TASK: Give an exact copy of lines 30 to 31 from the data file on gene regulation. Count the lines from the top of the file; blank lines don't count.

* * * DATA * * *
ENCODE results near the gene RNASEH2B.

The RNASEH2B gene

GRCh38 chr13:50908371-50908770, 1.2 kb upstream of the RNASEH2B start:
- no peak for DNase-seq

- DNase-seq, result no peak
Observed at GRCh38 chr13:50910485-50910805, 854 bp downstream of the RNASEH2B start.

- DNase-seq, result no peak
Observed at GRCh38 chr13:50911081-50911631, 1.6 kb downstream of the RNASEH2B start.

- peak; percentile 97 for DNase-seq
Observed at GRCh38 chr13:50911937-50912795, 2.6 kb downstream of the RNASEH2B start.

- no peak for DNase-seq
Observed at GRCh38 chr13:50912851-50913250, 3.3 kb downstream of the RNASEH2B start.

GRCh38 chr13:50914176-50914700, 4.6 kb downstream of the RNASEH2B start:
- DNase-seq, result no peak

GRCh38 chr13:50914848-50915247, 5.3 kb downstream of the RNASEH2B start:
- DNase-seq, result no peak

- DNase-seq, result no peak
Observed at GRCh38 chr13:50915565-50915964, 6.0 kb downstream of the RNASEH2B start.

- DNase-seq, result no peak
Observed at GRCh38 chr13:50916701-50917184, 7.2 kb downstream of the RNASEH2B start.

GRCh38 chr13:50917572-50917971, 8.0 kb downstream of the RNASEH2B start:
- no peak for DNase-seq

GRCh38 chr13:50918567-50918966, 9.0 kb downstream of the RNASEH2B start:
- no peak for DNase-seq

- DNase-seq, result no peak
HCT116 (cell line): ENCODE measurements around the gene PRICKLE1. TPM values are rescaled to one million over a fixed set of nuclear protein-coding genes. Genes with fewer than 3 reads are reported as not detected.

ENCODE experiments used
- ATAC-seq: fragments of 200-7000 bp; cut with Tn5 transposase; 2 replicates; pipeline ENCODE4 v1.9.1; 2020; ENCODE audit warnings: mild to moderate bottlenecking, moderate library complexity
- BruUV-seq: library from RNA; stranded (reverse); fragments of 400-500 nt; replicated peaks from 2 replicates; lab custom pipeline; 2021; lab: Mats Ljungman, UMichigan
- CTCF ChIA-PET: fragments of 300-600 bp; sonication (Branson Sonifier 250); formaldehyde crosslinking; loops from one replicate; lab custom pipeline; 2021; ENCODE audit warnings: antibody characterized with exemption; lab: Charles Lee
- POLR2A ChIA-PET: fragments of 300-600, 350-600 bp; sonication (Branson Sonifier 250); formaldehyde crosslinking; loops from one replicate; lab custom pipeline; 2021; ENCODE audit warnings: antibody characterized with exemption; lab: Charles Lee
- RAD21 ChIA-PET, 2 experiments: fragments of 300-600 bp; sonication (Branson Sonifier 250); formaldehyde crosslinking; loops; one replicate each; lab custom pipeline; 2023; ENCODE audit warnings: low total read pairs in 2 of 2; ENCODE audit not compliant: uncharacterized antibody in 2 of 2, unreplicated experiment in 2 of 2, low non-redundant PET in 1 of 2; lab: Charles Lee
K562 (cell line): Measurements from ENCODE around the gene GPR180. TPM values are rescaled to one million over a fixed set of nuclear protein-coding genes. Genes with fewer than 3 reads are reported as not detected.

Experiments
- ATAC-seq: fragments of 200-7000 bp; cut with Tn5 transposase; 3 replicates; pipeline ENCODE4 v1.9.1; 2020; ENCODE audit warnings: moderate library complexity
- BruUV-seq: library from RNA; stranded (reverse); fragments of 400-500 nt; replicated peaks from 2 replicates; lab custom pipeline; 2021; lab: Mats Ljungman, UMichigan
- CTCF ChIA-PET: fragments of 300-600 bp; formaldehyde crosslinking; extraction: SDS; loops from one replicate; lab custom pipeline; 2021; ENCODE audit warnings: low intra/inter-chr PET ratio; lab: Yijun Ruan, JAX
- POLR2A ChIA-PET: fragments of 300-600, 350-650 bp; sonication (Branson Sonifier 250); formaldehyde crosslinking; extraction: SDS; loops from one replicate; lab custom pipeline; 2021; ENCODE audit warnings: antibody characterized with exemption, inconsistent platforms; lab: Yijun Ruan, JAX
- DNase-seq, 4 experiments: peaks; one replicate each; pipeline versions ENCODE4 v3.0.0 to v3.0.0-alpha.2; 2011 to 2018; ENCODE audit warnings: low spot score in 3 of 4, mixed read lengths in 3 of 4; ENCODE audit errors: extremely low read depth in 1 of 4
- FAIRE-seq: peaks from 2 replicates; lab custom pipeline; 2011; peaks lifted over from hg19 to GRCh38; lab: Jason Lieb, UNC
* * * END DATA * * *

- CTCF ChIA-PET: fragments of 300-600 bp; sonication (Branson Sonifier 250); formaldehyde crosslinking; loops from one replicate; lab custom pipeline; 2021; ENCODE audit warnings: antibody characterized with exemption; lab: Charles Lee
- POLR2A ChIA-PET: fragments of 300-600, 350-600 bp; sonication (Branson Sonifier 250); formaldehyde crosslinking; loops from one replicate; lab custom pipeline; 2021; ENCODE audit warnings: antibody characterized with exemption; lab: Charles Lee